A calorie is a unit of energy that the body uses to function and perform daily activities. X Research Source Calories from the food you eat provide your body with energy. Each person’s daily caloric needs differ based on their age, height, weight, gender, lean body mass, and activity level. X Research Source When you know how to calculate your total daily calorie needs, you can design an eating plan that will help you meet your health goals.
Calculate your total calorie needs
Use an online calculator. You can calculate your total calorie needs with any of the available online calculators.
Doing so can be easier and less complicated than doing math equations on your own.
You can find various calculators on the websites of weight loss clinics, health clinics, and some medical associations. Make sure you choose a reputable website and don’t use calculators from blogs or other personal websites.
Most of these calculators work the same way. You enter your height, weight, gender, age and activity level. Have this information on hand to calculate your needs.
You can try online calculators from the Mayo Medical Center or the US Department of Agriculture’s tracking tool.
Calculate your basal metabolic rate or BMR through equations. Your BMR is the number of calories your body requires just to perform your daily life-support activities. This is the speed of your metabolism or the number of calories your body burns at rest.
Your body needs a certain number of calories just to survive and function normally. Anything that keeps your heart beating, breathing, or digesting food requires energy in the form of calories. This consumes as many calories as you burn on a daily basis.
The BMR equation for an average American woman is: (4.7 x height in inches) + (4.35 x weight in pounds) – (4.7 x age in years). Add 655 to this total to get the BMR.
The BMR equation for an average American male is: (12.7 x height in inches) + (6.23 x weight in pounds) – (6.8 x age in years). Add 66 to this total to get the BMR.
You are going to use BMR in the Harris Benedict equation to find out how many calories you burn, including activities.
Calculate your total energy expenditure using the Harris Benedict equation. The Harris Benedict Equation can help you estimate how many calories you burn daily by multiplying your BMR by your average activity level.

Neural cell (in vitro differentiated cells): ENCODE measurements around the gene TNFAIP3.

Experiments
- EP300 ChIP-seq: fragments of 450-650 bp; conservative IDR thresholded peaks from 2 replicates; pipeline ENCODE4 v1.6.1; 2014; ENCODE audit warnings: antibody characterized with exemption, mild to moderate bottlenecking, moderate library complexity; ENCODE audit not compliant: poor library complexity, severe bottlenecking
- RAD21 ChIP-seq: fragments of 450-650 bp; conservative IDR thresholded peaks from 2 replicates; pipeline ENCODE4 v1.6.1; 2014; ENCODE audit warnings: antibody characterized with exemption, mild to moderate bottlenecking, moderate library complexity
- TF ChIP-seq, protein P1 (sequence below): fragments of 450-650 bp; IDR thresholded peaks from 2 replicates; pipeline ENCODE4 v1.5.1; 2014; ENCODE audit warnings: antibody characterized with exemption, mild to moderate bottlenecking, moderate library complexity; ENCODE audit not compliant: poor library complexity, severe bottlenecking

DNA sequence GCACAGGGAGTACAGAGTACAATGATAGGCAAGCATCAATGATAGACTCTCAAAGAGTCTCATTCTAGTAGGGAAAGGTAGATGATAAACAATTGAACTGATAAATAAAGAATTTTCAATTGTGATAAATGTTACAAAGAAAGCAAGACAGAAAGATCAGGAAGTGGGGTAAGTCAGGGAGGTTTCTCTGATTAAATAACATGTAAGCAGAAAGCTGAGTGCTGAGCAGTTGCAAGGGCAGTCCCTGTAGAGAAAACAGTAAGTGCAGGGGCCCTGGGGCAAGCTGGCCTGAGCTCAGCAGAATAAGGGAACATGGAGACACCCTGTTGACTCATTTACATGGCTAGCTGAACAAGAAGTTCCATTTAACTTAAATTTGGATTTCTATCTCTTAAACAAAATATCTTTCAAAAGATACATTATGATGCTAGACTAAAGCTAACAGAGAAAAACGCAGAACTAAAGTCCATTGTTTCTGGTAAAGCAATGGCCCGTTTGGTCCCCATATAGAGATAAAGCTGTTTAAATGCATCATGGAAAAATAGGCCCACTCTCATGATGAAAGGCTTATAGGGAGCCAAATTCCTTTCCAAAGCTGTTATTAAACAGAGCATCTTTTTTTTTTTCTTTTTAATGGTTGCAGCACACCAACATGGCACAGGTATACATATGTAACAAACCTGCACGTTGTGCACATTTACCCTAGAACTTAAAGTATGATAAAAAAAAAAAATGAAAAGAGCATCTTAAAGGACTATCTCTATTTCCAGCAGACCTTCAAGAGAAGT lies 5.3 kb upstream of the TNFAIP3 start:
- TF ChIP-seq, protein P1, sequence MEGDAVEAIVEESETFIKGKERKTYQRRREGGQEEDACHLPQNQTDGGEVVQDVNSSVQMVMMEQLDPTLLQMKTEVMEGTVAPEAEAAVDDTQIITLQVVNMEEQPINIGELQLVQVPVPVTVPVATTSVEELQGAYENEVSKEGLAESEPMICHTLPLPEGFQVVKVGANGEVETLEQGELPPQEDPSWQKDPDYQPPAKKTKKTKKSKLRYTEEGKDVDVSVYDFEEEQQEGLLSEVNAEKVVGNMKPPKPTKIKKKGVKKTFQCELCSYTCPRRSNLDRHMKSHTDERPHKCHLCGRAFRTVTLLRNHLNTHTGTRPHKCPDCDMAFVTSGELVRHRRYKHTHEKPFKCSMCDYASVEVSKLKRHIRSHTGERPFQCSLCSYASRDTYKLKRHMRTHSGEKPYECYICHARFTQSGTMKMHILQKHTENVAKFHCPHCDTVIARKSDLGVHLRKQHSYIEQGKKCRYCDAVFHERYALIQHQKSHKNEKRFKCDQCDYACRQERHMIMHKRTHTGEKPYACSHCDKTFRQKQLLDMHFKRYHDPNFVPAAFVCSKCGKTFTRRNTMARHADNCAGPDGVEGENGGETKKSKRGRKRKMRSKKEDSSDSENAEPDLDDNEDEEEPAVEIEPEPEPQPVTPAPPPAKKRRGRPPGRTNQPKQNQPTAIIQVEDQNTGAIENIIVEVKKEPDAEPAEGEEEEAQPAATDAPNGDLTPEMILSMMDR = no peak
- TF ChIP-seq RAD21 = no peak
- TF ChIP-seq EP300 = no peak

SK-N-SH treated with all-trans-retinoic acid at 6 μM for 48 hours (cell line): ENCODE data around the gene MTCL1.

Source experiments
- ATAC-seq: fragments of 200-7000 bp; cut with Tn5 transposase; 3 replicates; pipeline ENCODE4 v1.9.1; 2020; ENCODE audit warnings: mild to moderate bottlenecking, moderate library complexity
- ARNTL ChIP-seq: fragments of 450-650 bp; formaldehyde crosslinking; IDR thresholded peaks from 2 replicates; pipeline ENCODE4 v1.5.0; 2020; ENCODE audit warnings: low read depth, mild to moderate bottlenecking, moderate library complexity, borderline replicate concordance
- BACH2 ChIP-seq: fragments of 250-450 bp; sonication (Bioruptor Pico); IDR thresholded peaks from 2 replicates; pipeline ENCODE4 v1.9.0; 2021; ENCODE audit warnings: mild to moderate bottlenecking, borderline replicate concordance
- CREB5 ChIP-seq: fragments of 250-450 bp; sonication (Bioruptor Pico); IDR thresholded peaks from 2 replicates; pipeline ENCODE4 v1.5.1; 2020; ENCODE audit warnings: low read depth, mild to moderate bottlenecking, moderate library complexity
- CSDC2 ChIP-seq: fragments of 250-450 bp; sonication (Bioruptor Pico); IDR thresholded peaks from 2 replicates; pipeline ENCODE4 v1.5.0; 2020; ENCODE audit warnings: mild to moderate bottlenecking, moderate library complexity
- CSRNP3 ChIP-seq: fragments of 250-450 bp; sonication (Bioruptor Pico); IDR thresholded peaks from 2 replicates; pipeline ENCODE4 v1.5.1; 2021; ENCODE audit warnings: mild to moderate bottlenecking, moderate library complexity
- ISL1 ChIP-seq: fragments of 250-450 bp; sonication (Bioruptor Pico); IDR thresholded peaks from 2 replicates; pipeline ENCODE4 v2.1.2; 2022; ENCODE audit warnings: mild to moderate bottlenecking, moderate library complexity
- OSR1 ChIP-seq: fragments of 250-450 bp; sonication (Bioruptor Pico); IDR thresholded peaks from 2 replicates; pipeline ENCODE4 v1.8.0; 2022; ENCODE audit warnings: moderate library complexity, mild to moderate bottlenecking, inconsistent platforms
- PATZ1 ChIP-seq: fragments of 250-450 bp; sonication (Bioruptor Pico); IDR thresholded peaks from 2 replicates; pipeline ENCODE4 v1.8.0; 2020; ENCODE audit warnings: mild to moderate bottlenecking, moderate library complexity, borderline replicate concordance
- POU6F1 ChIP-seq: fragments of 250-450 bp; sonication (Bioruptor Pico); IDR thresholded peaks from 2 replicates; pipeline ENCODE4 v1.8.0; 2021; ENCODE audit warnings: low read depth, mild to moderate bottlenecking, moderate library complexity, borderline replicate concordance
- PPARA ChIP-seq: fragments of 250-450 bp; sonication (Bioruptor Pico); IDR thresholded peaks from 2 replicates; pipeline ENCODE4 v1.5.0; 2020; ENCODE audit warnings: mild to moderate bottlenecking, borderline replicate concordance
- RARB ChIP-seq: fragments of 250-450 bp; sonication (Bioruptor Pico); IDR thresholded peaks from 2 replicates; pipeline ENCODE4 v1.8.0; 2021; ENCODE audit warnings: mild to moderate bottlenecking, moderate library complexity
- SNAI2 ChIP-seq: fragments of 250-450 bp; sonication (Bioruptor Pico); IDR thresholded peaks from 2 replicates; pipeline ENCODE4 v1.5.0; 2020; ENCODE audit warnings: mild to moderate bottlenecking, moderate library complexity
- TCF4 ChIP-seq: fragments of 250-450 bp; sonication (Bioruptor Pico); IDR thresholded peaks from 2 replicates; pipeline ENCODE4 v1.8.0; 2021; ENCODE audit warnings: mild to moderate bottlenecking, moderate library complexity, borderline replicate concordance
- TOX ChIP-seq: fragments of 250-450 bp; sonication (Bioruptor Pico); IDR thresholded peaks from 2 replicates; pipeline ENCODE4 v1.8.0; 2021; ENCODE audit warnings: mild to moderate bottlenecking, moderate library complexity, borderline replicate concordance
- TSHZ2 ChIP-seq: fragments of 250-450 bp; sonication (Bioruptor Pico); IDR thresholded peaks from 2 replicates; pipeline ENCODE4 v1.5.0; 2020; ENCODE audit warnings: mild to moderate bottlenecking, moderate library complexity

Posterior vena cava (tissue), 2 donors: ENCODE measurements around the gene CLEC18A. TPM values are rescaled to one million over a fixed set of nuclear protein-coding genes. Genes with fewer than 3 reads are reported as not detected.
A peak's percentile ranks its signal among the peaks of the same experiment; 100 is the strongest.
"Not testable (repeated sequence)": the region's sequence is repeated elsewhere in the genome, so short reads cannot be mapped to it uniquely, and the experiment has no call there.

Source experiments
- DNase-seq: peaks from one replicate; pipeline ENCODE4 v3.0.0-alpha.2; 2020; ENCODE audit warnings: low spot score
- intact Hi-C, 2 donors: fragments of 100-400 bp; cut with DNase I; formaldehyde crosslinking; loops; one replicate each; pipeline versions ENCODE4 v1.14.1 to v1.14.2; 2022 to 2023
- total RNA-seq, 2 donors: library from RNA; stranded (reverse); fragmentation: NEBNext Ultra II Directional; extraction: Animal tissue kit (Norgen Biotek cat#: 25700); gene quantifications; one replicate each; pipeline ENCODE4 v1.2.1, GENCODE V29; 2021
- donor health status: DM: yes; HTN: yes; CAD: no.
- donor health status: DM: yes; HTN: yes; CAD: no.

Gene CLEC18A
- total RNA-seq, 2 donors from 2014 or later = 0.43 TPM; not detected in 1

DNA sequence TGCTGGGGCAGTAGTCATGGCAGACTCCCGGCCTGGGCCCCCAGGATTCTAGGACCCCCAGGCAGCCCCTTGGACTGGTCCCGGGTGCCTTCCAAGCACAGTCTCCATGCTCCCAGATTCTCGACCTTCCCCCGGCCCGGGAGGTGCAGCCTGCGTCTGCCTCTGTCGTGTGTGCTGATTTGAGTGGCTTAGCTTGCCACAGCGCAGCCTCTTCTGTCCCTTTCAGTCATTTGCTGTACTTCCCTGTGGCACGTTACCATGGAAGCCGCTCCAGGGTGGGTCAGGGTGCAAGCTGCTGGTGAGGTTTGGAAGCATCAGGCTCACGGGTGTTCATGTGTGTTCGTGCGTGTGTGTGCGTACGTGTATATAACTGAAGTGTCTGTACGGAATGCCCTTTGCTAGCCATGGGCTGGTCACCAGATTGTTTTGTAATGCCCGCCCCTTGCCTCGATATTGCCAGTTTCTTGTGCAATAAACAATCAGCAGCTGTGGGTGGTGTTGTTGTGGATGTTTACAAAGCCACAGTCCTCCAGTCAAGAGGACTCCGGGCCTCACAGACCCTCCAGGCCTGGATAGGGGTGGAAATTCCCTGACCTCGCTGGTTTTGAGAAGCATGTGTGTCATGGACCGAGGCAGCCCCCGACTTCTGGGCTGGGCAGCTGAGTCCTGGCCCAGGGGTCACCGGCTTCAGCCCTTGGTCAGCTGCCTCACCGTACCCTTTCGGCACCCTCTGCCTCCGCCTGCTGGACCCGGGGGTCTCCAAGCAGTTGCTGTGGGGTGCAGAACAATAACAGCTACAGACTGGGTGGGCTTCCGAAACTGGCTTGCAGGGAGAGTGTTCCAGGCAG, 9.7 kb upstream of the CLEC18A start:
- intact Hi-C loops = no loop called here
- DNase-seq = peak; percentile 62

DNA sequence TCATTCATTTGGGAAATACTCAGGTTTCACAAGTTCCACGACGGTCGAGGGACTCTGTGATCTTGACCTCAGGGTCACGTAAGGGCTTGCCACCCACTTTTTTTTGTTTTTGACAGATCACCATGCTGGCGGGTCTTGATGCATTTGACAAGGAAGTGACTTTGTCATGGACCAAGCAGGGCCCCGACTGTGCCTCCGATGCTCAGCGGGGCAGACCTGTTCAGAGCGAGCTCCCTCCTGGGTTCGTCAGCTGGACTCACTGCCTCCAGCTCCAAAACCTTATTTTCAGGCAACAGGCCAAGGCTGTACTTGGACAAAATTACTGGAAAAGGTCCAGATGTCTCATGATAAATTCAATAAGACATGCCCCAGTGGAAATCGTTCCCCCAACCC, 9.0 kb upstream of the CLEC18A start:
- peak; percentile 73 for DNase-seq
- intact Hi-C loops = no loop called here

Multiply your BMR by your activity level. This will give you a fairly accurate number for your total daily caloric intake.
If you are sedentary (you do little or no exercise), multiply your BMR by 1.2.
If you’re somewhat active (exercising about 1-3 days a week), multiply your BMR by 1.375.
If you are moderately active (do moderate exercise or play sports 3-5 days a week), multiply your BMR by 1.55.
If you are very active (people who participate in strenuous sports or hard exercise 6-7 days a week), multiply your BMR by 1.725.
If you are extremely active (people who work or do very physically demanding exercises, like 2 workouts a day), multiply your BMR by 1.9.
Consider your body fat percentage. More muscular bodies or people with low body fat and plenty of lean muscle mass may need more daily calories than the average person.
If you’re an athlete or naturally have a lower body fat percentage, you may need more calories than online calculators or mathematical equations estimate.
Lean muscle mass burns more calories than fat. Eating a little more can help you reach a more appropriate calorie goal.
You should also be aware that overweight or obese individuals may overestimate daily calories from the Harris Benedict formula.
Use the total calories you need to manage your health
Make an appointment with a registered dietitian. These nutrition experts will be able to give you more specific recommendations about your calorie needs. They will also tell you how to use your daily caloric needs to manage your health. It is very important that you meet with a nutritionist if you have health concerns or medical issues that need to be considered.
You may need to search for local dietitians online or ask your GP for a referral to a local dietitian. The Academy of Nutrition and Dietetics has a “Find an Expert” section on their website to help you do this.
Many dietitians have different approaches. If you’re interested in a specific topic, like losing weight, eating for better athletic performance, or managing chronic disease, look for dietitians who focus on that specialty.
Use the total calories needed to lose weight. Many people want to find out how many calories they burn daily to lose weight. Adjust your recommended intake to reach your goal.
If you want to lose weight, it’s usually recommended to cut out around 500 calories a day to do it safely (0.45 to 0.9 kg or 1 to 2 pounds per week).
Cutting more calories is generally not recommended. If you don’t eat enough, your weight loss may slow down and you’ll be at very high risk due to nutrient deficiencies.
Add more calories to gain weight. If you and your doctor or nutritionist decide you need to gain weight, you might as well use your total daily calorie needs to do so.
Health professionals recommend consuming an additional 250 to 500 calories daily. This will cause you to gain about 1/2 to 1 pound (0.22 to 0.45 kg) of weight per week.
To maintain your weight, try to keep your calories within the range predicted by the calculations.
If you notice unwanted weight loss or gain, recheck your total caloric intake and adjust as needed.